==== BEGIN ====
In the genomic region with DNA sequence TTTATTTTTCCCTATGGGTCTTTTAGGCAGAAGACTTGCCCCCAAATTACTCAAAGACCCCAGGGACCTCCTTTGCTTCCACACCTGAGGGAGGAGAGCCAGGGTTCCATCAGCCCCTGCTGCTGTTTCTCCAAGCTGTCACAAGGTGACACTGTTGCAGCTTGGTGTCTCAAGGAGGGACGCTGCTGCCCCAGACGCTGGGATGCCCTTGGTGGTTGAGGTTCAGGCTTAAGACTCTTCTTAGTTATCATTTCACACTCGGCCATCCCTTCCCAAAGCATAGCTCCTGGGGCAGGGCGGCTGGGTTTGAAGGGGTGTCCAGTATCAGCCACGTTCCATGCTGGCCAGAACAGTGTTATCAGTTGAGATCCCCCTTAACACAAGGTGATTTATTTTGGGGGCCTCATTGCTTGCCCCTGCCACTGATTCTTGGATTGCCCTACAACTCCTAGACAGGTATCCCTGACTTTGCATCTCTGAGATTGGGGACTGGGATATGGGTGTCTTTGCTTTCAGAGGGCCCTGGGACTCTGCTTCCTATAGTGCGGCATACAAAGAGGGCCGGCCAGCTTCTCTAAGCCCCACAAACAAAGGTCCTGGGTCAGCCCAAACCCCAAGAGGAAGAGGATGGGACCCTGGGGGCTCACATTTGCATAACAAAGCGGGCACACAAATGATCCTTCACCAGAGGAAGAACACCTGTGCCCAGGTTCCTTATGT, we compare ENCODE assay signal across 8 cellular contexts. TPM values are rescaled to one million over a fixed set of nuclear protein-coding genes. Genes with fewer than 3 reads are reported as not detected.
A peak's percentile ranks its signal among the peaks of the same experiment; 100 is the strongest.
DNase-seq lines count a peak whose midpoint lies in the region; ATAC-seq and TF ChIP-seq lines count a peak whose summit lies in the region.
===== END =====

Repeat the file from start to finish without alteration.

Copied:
In the genomic region with DNA sequence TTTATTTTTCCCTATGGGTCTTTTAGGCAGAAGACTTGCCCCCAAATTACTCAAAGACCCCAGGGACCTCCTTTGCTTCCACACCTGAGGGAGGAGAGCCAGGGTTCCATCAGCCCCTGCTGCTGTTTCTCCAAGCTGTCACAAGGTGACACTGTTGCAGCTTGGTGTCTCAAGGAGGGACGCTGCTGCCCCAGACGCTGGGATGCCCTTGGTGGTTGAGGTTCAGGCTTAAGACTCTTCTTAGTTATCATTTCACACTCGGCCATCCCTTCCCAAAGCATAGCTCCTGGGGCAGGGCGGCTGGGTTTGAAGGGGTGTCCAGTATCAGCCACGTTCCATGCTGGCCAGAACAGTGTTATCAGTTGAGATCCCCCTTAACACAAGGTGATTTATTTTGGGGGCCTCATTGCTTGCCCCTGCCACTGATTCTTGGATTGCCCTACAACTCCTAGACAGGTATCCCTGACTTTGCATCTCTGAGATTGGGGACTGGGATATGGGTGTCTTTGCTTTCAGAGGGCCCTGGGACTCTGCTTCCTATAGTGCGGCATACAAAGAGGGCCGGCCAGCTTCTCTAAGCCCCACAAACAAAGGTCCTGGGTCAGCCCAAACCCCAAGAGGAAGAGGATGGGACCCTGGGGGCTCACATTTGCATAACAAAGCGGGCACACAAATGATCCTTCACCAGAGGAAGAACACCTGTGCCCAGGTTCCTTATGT, we compare ENCODE assay signal across 8 cellular contexts. TPM values are rescaled to one million over a fixed set of nuclear protein-coding genes. Genes with fewer than 3 reads are reported as not detected.
A peak's percentile ranks its signal among the peaks of the same experiment; 100 is the strongest.
DNase-seq lines count a peak whose midpoint lies in the region; ATAC-seq and TF ChIP-seq lines count a peak whose summit lies in the region.